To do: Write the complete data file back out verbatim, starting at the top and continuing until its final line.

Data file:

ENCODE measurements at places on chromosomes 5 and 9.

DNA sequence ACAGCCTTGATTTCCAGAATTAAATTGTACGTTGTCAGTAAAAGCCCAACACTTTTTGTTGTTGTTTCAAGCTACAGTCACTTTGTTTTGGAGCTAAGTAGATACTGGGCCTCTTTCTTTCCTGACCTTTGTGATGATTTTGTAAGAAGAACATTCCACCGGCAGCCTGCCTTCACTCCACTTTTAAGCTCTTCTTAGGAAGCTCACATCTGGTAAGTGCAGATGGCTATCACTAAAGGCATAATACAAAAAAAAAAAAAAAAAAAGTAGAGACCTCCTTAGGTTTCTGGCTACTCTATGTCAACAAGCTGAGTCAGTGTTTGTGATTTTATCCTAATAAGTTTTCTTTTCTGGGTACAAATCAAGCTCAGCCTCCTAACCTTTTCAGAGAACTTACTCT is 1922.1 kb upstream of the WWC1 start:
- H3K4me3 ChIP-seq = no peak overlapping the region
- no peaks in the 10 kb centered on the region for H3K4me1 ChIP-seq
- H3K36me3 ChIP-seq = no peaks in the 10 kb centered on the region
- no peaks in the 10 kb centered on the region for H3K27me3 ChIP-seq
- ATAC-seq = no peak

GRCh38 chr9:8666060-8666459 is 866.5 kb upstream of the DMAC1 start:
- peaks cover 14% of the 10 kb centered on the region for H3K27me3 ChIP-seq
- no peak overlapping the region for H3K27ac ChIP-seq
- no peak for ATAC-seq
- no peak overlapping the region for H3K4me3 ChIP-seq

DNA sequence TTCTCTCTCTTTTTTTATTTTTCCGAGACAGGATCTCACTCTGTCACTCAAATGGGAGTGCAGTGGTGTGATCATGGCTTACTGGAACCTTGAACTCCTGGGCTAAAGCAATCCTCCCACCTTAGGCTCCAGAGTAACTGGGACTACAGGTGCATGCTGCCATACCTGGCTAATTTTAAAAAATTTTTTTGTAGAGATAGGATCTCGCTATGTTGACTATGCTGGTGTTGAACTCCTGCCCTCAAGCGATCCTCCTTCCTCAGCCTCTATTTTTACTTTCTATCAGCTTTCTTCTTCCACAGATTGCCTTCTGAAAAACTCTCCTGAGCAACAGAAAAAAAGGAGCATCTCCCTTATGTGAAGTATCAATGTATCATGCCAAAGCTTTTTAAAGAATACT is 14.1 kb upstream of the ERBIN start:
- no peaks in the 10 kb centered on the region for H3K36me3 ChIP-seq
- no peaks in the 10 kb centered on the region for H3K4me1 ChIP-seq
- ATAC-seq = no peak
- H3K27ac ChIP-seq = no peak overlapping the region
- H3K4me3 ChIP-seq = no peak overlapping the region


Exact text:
ENCODE measurements at places on chromosomes 5 and 9.

DNA sequence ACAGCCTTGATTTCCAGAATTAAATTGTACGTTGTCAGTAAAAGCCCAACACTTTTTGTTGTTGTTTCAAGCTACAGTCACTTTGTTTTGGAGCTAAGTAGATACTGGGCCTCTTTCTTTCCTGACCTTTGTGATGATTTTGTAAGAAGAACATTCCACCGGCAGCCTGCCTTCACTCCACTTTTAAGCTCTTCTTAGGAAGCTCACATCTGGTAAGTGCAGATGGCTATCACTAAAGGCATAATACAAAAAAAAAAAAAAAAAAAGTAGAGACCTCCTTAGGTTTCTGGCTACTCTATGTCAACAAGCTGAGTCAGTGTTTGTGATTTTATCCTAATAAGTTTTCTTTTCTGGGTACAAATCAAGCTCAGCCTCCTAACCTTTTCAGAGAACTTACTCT is 1922.1 kb upstream of the WWC1 start:
- H3K4me3 ChIP-seq = no peak overlapping the region
- no peaks in the 10 kb centered on the region for H3K4me1 ChIP-seq
- H3K36me3 ChIP-seq = no peaks in the 10 kb centered on the region
- no peaks in the 10 kb centered on the region for H3K27me3 ChIP-seq
- ATAC-seq = no peak

GRCh38 chr9:8666060-8666459 is 866.5 kb upstream of the DMAC1 start:
- peaks cover 14% of the 10 kb centered on the region for H3K27me3 ChIP-seq
- no peak overlapping the region for H3K27ac ChIP-seq
- no peak for ATAC-seq
- no peak overlapping the region for H3K4me3 ChIP-seq

DNA sequence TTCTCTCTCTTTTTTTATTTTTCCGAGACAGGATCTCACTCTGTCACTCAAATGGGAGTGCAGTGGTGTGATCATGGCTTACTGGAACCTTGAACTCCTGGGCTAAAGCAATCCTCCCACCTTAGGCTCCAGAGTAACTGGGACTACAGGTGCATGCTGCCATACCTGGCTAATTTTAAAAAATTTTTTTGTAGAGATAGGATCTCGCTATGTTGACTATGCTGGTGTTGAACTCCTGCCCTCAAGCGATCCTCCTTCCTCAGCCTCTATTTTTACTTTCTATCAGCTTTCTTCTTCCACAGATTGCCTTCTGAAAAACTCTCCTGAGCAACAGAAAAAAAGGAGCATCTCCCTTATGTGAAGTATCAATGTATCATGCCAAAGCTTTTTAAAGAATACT is 14.1 kb upstream of the ERBIN start:
- no peaks in the 10 kb centered on the region for H3K36me3 ChIP-seq
- no peaks in the 10 kb centered on the region for H3K4me1 ChIP-seq
- ATAC-seq = no peak
- H3K27ac ChIP-seq = no peak overlapping the region
- H3K4me3 ChIP-seq = no peak overlapping the region